Torres notes that Chakotay is taking Seska's reappearance very personally. She tries to comfort him by explaining that everyone was fooled by Seska. When that fails to ease him, Torres echoes his own words back to him. "Don't tense up", she says.

Meanwhile, the negotiations between Majes Haron and Culluh continue. However, Haron appears to have the upper hand. He has a far greater number of troops and suggests that the only reason the Nistrim need help with this operation is because Culluh's grandfather wasted the Nistrim's resources. Therefore he proposes that Culluh should give the transporter to him and allow the Relora to perform the operation alone. This meets with violent objection but Seska manages to calm tensions between the two leaders temporarily.

Voyager unwittingly discovers exactly how she was able to ease tensions between the two negotiating parties. Paris finds a gap in the raider's warp trail. When Voyager slows to investigate, they find Haron's body floating in space.

Act Three[]

In sickbay, Neelix ties together evidence supplied by The Doctor and Kes, along with his own visual inspection of Haron's uniform. Since the uniforms betray the corpse as belonging to the Relora – known enemies of the Nistrim – he suggests that the transporter module was used to beam Haron and his guards to their death in space.

Janeway convenes a meeting of the senior staff to discuss the implementation of the plan devised by Chakotay and Torres, only to discover that Chakotay is no longer on the ship. A shuttlecraft has gone missing from the shuttlebay, taken by Chakotay. Dumbfounded by the lack of adequate safety protocols that could have prevented Chakotay from leaving, Janeway tries to understand what her first officer is doing. With the coil scanner missing from engineering, it becomes apparent that Chakotay intends to effect the plan on his own.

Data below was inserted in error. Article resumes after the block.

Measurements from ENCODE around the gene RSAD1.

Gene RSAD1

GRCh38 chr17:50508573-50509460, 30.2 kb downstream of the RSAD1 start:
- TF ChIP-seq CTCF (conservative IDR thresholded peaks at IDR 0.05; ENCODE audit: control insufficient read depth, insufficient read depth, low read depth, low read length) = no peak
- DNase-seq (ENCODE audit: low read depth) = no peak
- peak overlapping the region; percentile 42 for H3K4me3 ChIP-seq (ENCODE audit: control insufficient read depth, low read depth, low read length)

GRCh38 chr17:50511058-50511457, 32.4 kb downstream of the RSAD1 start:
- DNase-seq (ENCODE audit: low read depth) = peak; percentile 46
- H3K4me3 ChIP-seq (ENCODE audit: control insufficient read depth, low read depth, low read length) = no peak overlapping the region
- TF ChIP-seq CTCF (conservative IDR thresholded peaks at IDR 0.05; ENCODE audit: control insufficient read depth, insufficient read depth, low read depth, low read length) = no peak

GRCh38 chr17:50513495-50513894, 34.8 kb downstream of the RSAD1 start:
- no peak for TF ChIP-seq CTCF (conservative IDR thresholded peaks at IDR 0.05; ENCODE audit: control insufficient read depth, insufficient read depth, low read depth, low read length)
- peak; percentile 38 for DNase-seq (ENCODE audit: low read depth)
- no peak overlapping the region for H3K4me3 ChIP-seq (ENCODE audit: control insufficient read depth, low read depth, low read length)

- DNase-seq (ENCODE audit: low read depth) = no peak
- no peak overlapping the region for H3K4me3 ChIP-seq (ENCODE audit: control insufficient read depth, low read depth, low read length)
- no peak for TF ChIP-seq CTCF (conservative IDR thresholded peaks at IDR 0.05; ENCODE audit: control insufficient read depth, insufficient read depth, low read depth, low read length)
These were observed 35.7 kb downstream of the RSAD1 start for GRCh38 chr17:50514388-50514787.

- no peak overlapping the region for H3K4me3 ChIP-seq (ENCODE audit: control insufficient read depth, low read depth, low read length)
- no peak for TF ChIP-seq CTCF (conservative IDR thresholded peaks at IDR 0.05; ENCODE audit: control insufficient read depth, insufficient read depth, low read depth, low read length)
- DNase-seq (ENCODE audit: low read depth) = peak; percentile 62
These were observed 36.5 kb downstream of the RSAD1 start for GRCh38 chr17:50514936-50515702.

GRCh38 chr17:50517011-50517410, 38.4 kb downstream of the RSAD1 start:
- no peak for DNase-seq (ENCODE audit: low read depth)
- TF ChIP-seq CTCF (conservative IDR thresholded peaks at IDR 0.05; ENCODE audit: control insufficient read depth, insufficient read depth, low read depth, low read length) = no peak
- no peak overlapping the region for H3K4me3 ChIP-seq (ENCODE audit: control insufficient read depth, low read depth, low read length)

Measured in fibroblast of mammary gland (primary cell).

Culluh upbraids Seska for suggesting that the Relora would join them. She apologizes but spins the incident deftly. She insinuates that his decision to kill the Maje of the Relora will send shock waves through the Kazon Collective. Word will spread quickly that he is a powerful leader with superior technology. Culluh warms to the idea and theorizes that the Relora were too strong to be sufficiently interested in his newfound technology. However, weaker sects, like the Mostral and the Hobii, might now join with him. When, however, Seska says that she's sent messages of invitation to other Majes in his name, he becomes enraged. He angrily tells her that she has overstepped her boundaries. Only he leads the sect. She begs his forgiveness and his anger abates. She tells him that the other sects have responded positively to "his" invitation. He dreams of being the first leader since Sankur to unite the sects.

Torres enters the captain's ready room to try to explain why Chakotay has behaved as he has. Since Chakotay will likely not speak on his own behalf, should he be found, Torres wants to ensure that someone offer a defense for his actions, before she passes judgment on him. While Janeway remains firm in her conviction that there's no real excuse for his open defiance of the chain of command, she partly allays Torres by insisting that they worry about finding him now, while deferring discussion about his punishment until after his safe return.

Meanwhile, Chakotay's shuttle is now powered down and situated just off the hull of Culluh's Kazon raider. He uses the oscillator to locate the transporter module. Just as he's about to release the anti-proton beam, however, Seska unmasks his position with a coherent polaron pulse and the raider begins to fire on the shuttle. She has the shuttle tractored into the raider. When a security team opens it up, however, they discover he's not there. He's beamed himself into position near the transporter module. He destroys the module using his phaser then taps on his combadge to instruct the shuttle to begin transmitting a message from a probe he launched just prior to the attack on his shuttle. He surrenders his phaser with the words, "Lovely to see you again."